ACM Turing Centenary Celebration

This past weekend, I was very fortunate to have a chance to attend the ACM‘s Turing Centenary Celebration in honor of the 100th anniversary of the birth of Alan Turing. The event brought together nearly every living Turing Award winner for a series of talks and panel discussions on subjects like AI, theory of computation, computer architecture, and the role of computation in other fields. A webcast of the entire event is already available online. Below are some of my own notes on the conference.

For many of us in the audience, this weekend was about seeing in person the people we’d learned so much from both academically and professionally. This awe-inspiring feeling was best articulated by Vint Cerf in closing yesterday: “it’s like the history books opened up and the people walked out”. For me, by far, the highlight was the panel on Computer Architecture, moderated by David Patterson (yes, that Patterson) and featuring Frederick Brooks (of OS/360 and Mythical Man-Month fame), Ivan Sutherland, and Chuck Thacker. More than the other panels, I found all of the speakers’ prepared remarks accessible (perhaps because my work and interests most closely align with theirs), but at the same time very instructional. Sutherland began with the “Tyranny of the Clock”, an eloquent articulation of an important barrier in modern chip design and a call to action for designers and researchers. Then, in a sort of reverential but thoughtful engineering-style postmortem, Brooks discussed why the machine that Turing actually built, unlike so much of his other work, was not very influential. Thacker discussed the nature of computer architecture research and the modern developments that have made it more accessible for students today. In the subsequent discussion, Patterson referenced a prophetic quote by Maurice Wilkes at the dawn of modern computing (that Bryan also cited in his QCon talk last year) in which Wilkes suddenly “realized that a large part of my life from then on was going to be spent in ļ¬nding mistakes in my own programs”.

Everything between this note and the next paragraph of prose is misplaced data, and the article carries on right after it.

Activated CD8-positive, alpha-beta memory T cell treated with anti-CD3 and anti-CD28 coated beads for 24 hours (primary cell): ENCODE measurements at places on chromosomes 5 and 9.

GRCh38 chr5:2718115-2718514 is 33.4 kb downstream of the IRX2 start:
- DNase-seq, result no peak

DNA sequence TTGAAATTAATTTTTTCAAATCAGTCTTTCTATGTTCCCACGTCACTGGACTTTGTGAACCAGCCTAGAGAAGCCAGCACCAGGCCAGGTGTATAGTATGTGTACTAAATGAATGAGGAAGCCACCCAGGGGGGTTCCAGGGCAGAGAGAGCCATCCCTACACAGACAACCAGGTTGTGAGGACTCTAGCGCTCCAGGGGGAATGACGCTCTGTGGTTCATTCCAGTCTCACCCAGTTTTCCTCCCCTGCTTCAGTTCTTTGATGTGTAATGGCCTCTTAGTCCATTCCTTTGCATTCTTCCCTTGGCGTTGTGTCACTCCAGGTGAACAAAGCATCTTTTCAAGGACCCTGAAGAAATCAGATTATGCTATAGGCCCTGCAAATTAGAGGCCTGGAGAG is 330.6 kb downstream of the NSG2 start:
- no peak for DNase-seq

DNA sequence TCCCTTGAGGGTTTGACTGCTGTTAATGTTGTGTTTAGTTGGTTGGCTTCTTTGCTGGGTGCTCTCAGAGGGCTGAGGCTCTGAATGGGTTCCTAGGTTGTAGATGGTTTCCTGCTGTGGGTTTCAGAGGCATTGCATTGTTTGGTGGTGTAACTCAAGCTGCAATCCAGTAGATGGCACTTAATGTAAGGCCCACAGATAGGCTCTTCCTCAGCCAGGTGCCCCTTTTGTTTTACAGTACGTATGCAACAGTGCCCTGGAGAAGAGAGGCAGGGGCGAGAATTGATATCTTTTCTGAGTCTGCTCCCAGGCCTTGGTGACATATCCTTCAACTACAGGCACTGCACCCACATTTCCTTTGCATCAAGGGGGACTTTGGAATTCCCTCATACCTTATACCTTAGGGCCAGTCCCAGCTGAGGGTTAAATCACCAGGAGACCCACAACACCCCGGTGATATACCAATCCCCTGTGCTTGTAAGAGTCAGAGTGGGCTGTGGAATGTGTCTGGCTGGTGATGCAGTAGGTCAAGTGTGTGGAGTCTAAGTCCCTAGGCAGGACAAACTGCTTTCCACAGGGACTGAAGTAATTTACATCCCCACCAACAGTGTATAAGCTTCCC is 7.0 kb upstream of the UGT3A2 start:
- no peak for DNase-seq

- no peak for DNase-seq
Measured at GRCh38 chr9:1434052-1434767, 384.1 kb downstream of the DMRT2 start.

Complexity was a prominent theme in several sessions. Ken Thompson expressed his disappointment at the complexity of modern Linux, pointing to its 1000+ syscalls compared to the original Unix’s 200. In his prepared remarks, he also shared some grim reflections on how Turing would feel about the state of computing today: Windows, phishing, botnets, C++, and so on. He compared his feeling to that of an early television pioneer visiting our time and seeing people watching Maury Povich. On a more positive note in the same session, Fernando Corbato (leader on Multics) gave a brief but fascinating account of what it was like to work on computers in the early days. He called Unix actually one the greatest results of Multics, Unix being a “distillation” of the better ideas of Multics without all the complexity. (It’s well worth watching Fernando’s and Ken’s remarks from the “Systems Architecture, Design, Engineering, and Verification” session.) Later, Thacker too called complexity “the enemy”, suggesting that we seriously reconsider many of the held-over assumptions in today’s systems that are costing us enormously today. (I’m sure that’s a good idea, and I’d have loved to hear some examples of these things that he had in mind.)

In the Programming Languages panel, Barbara Liskov lamented that the languages people use today for production systems are pretty complex for introducing new students to computer programming, but also admitted that building languages simple enough to be thoroughly understood in an introductory course and rich enough to support what professional engineers want is a serious challenge. She suggested starting from scratch with only the essential language features of modularity and encapsulation. In the same session, Nicklaus Wirth (in an entertaining, light presentation) explained how he sought to design languages that were both simpler and more powerful than their contemporaries – that these are not opposing goals. All of the participants agreed that in practice, most popular languages seem to accrete lots of cruft from small changes that seem good at the time, but contribute to an overly complex system.

Lucky or good?

Another theme that came up quite a bit was the role of luck in the speakers’ success. Many of them attributed their success to luck, leaving it there, but I liked Dahlia Malkhi’s reference to a golfer who hit a hole-in-one. He was asked if that was a result of luck or training, and replied that he was lucky, but he had to train a lot in order to get that lucky.

Beware elegance?